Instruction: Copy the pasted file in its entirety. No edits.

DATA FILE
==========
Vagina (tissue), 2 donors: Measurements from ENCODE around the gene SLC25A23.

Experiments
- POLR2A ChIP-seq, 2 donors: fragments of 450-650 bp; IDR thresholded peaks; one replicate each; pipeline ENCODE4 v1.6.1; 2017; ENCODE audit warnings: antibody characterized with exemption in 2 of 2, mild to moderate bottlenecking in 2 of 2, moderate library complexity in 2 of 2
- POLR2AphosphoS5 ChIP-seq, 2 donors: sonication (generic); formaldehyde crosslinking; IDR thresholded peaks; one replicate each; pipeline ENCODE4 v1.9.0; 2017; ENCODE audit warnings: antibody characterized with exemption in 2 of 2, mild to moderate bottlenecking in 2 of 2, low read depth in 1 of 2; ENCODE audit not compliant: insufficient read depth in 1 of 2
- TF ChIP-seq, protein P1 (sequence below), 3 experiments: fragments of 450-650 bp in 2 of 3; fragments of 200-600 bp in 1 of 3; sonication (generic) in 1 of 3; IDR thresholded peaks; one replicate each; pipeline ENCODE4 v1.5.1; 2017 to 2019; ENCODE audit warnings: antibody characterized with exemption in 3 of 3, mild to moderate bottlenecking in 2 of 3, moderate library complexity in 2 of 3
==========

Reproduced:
Vagina (tissue), 2 donors: Measurements from ENCODE around the gene SLC25A23.

Experiments
- POLR2A ChIP-seq, 2 donors: fragments of 450-650 bp; IDR thresholded peaks; one replicate each; pipeline ENCODE4 v1.6.1; 2017; ENCODE audit warnings: antibody characterized with exemption in 2 of 2, mild to moderate bottlenecking in 2 of 2, moderate library complexity in 2 of 2
- POLR2AphosphoS5 ChIP-seq, 2 donors: sonication (generic); formaldehyde crosslinking; IDR thresholded peaks; one replicate each; pipeline ENCODE4 v1.9.0; 2017; ENCODE audit warnings: antibody characterized with exemption in 2 of 2, mild to moderate bottlenecking in 2 of 2, low read depth in 1 of 2; ENCODE audit not compliant: insufficient read depth in 1 of 2
- TF ChIP-seq, protein P1 (sequence below), 3 experiments: fragments of 450-650 bp in 2 of 3; fragments of 200-600 bp in 1 of 3; sonication (generic) in 1 of 3; IDR thresholded peaks; one replicate each; pipeline ENCODE4 v1.5.1; 2017 to 2019; ENCODE audit warnings: antibody characterized with exemption in 3 of 3, mild to moderate bottlenecking in 2 of 3, moderate library complexity in 2 of 3